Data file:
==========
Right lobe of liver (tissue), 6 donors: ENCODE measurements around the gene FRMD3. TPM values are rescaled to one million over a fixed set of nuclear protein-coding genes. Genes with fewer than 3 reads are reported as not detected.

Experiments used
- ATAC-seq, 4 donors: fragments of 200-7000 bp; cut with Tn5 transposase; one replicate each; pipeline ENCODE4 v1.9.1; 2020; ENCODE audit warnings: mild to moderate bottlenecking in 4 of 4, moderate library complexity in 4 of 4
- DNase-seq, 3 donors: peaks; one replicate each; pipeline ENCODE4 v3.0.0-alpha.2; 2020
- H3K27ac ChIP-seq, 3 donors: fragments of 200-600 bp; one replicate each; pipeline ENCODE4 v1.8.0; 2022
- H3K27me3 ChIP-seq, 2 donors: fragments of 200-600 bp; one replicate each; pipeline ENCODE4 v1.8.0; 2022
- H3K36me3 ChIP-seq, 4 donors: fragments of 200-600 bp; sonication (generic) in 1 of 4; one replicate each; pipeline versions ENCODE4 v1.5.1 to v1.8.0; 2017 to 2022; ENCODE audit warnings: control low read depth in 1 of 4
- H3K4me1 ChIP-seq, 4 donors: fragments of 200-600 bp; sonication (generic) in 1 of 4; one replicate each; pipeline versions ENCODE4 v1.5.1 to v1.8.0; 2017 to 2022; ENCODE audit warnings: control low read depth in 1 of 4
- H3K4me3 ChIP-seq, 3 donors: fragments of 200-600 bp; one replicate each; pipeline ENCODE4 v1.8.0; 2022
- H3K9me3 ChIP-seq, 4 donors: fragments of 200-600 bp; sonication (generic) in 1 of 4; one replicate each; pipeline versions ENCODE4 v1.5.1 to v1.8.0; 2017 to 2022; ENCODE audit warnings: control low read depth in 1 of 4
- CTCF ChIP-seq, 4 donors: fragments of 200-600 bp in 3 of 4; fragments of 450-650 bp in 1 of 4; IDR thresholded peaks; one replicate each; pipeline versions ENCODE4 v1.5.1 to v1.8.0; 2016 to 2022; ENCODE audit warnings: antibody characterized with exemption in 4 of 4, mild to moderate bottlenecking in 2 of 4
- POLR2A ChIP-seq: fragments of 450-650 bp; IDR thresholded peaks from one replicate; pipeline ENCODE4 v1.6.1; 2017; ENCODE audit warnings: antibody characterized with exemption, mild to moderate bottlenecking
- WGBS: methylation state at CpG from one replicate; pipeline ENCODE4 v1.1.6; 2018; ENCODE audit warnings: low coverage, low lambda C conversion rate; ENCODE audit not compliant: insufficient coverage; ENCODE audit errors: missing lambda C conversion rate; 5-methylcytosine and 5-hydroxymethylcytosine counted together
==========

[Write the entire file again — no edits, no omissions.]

Right lobe of liver (tissue), 6 donors: ENCODE measurements around the gene FRMD3. TPM values are rescaled to one million over a fixed set of nuclear protein-coding genes. Genes with fewer than 3 reads are reported as not detected.

Experiments used
- ATAC-seq, 4 donors: fragments of 200-7000 bp; cut with Tn5 transposase; one replicate each; pipeline ENCODE4 v1.9.1; 2020; ENCODE audit warnings: mild to moderate bottlenecking in 4 of 4, moderate library complexity in 4 of 4
- DNase-seq, 3 donors: peaks; one replicate each; pipeline ENCODE4 v3.0.0-alpha.2; 2020
- H3K27ac ChIP-seq, 3 donors: fragments of 200-600 bp; one replicate each; pipeline ENCODE4 v1.8.0; 2022
- H3K27me3 ChIP-seq, 2 donors: fragments of 200-600 bp; one replicate each; pipeline ENCODE4 v1.8.0; 2022
- H3K36me3 ChIP-seq, 4 donors: fragments of 200-600 bp; sonication (generic) in 1 of 4; one replicate each; pipeline versions ENCODE4 v1.5.1 to v1.8.0; 2017 to 2022; ENCODE audit warnings: control low read depth in 1 of 4
- H3K4me1 ChIP-seq, 4 donors: fragments of 200-600 bp; sonication (generic) in 1 of 4; one replicate each; pipeline versions ENCODE4 v1.5.1 to v1.8.0; 2017 to 2022; ENCODE audit warnings: control low read depth in 1 of 4
- H3K4me3 ChIP-seq, 3 donors: fragments of 200-600 bp; one replicate each; pipeline ENCODE4 v1.8.0; 2022
- H3K9me3 ChIP-seq, 4 donors: fragments of 200-600 bp; sonication (generic) in 1 of 4; one replicate each; pipeline versions ENCODE4 v1.5.1 to v1.8.0; 2017 to 2022; ENCODE audit warnings: control low read depth in 1 of 4
- CTCF ChIP-seq, 4 donors: fragments of 200-600 bp in 3 of 4; fragments of 450-650 bp in 1 of 4; IDR thresholded peaks; one replicate each; pipeline versions ENCODE4 v1.5.1 to v1.8.0; 2016 to 2022; ENCODE audit warnings: antibody characterized with exemption in 4 of 4, mild to moderate bottlenecking in 2 of 4
- POLR2A ChIP-seq: fragments of 450-650 bp; IDR thresholded peaks from one replicate; pipeline ENCODE4 v1.6.1; 2017; ENCODE audit warnings: antibody characterized with exemption, mild to moderate bottlenecking
- WGBS: methylation state at CpG from one replicate; pipeline ENCODE4 v1.1.6; 2018; ENCODE audit warnings: low coverage, low lambda C conversion rate; ENCODE audit not compliant: insufficient coverage; ENCODE audit errors: missing lambda C conversion rate; 5-methylcytosine and 5-hydroxymethylcytosine counted together